12/16/2011 09:27 am ET | Updated Feb 15, 2012

Learning for Learning's Sake

In the halls of my school, I constantly hear, "This stuff is completely useless," or "When am I ever going to use this?" These dreadful phrases remind me that as technology grows, so does the amount of information that we need to learn. Not that long ago, only select groups of people could receive education; but as we learn more about the world, the need for others to be on the same intellectual level in order to move forward has driven the existence of universal schooling. Although this is a revolution in itself, the progress of standardized education has paralleled the pace of the growth of technology.

In this day and age, the amount of necessary prior knowledge is tremendous. In other words, to be able to live in this world, we have to learn a constantly expanding set of basic skills before we can even consider the skills necessary to progress. To be able to make the next iPhone, you need to know how the older version works. Similarly, to progress in most fields today, you need to understand the knowledge that already exists. But because of technology, the preexisting knowledge we need is growing at an alarming pace.

To give students the basic knowledge they need to progress, educators are forcing upon them a large amount of complex information. It used to be that if you wanted to go greatly in depth in a subject, you would go to college, but a lot of that material has been moved down to high school. In AP and other advanced classes, students are being fed college-level material that is sometimes perplexing.

In school, teachers reveal the entire educational spectrum, perhaps expecting us to be fascinated by it all. However, everyone has different interests, and students don't expect that they will enjoy every single class that they take. Although human beings are curious by nature, why aren't we enthralled by the inner workings of thylakoids -- whatever those are?

Humans in general are curious. But why do students seem apathetic about the many classes that they take? I think that students want to know more about the workings of the world, but what prevents them from diving into physics -- or any other class, for that matter -- is the effort required to attain the reward of knowing more about the complex world in which we live. Of course teenagers are curious; however, the conditions at which we agree to slake our thirst for knowledge are somewhat contradictory to what we are really willing to do to get there. If they know that the effects will benefit them, most people will go ahead and conquer the unknown... Yes, we're curious, but whether or not we decide to pursue the truth is often a matter of inevitable human laziness.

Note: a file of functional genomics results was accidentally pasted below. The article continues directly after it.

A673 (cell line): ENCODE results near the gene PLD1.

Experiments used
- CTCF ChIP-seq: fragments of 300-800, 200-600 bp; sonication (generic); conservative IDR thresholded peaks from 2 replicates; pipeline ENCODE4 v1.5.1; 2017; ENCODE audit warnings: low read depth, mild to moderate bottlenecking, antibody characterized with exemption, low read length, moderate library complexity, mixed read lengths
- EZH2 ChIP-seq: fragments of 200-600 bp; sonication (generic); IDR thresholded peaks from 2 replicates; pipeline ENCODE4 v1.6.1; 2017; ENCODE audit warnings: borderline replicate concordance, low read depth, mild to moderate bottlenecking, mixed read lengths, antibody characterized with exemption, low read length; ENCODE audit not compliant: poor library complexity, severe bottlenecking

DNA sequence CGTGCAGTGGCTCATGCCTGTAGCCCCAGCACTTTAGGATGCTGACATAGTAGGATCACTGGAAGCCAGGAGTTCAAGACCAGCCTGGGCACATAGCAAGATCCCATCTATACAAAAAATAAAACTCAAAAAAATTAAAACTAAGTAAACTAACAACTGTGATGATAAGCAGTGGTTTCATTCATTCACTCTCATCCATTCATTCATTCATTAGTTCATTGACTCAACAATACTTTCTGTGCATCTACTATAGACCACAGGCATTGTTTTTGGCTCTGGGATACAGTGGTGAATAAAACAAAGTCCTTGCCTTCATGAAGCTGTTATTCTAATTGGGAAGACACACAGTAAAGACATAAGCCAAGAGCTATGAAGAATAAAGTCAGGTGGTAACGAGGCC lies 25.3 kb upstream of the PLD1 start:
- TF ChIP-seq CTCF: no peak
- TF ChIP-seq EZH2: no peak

Most students don't understand why in the world they must take such a wide variety of classes -- in fact, they don't want to take them. "Why do I need to take Earth Science?" they ask. "Sorry, but staring at rock charts for hours isn't fun." There are plenty of reasons why a student should take a variety of courses throughout their education, and most have to do with prior knowledge.
The human brain learns by making connections. Learning in this context does not pertain specifically to academic learning, but here it is all-encompassing, including things as simple as how to control your limbs. If there is more information in your brain, then it is easier to learn, because you have more things to which you can connect new information. By learning about rhyme and meter, you can learn more about music. The same goes for everything, for everything is connected.

You can't know what something is until you know what it is not. But in a more specific sense, you can't know if a class is worth taking unless you've taken it. Many dismiss the MBA as a proper waste of time, but you can't know that it's a waste unless you've gone through the program, and picked out the benefits and fallbacks for yourself. Not everyone is the same, and some people benefit from certain things more than others do.

But taking different classes doesn't just help you define what a subject is -- it allows you to see the world in a different way. Learning about different subjects helps you see the world from different perspectives. It helps you feel an overwhelming sense of awe when observing the simplest of objects. For example, if you look at a pen, you can realize a number of truths; it is made of atoms, polymers. Your average plastic pen also supports itself by following the laws of gravity, and its shape is determined by math. The pen is also a symbolic object. In English, it is the starting point, the paraphernalia, necessary to write and share what you think with the world. The pen applies to history, reminding us that widespread literacy was never as common in the past as it is today. We can do so many things with a mere object, something that lacks emotions. I wish that students would feel the dumbstruck sensation of realizing how profound our world is, feeling the shock of, "Wow. This world is truly amazing." Students should see that by taking a variety of classes, they are opening their eyes to an enlightening understanding of the crazy wonder that we call the world.

The number of perspectives from which we can see the world is infinite. But to be able to see any of these, we must know enough about the world. The learning involved in this starts when we are born. We learn that we can make noise, move, and eventually change a situation. But these skills are very simple; and sadly, what used to be a worldly perspective is no longer that. The world is made of everything, but to be able to see the different ways in which it is put together, you need to have experience in different subjects. The benefits of seeing the world in a different way is that doing so can allow you to adapt to changes, and realize how to please people whose minds work in different ways.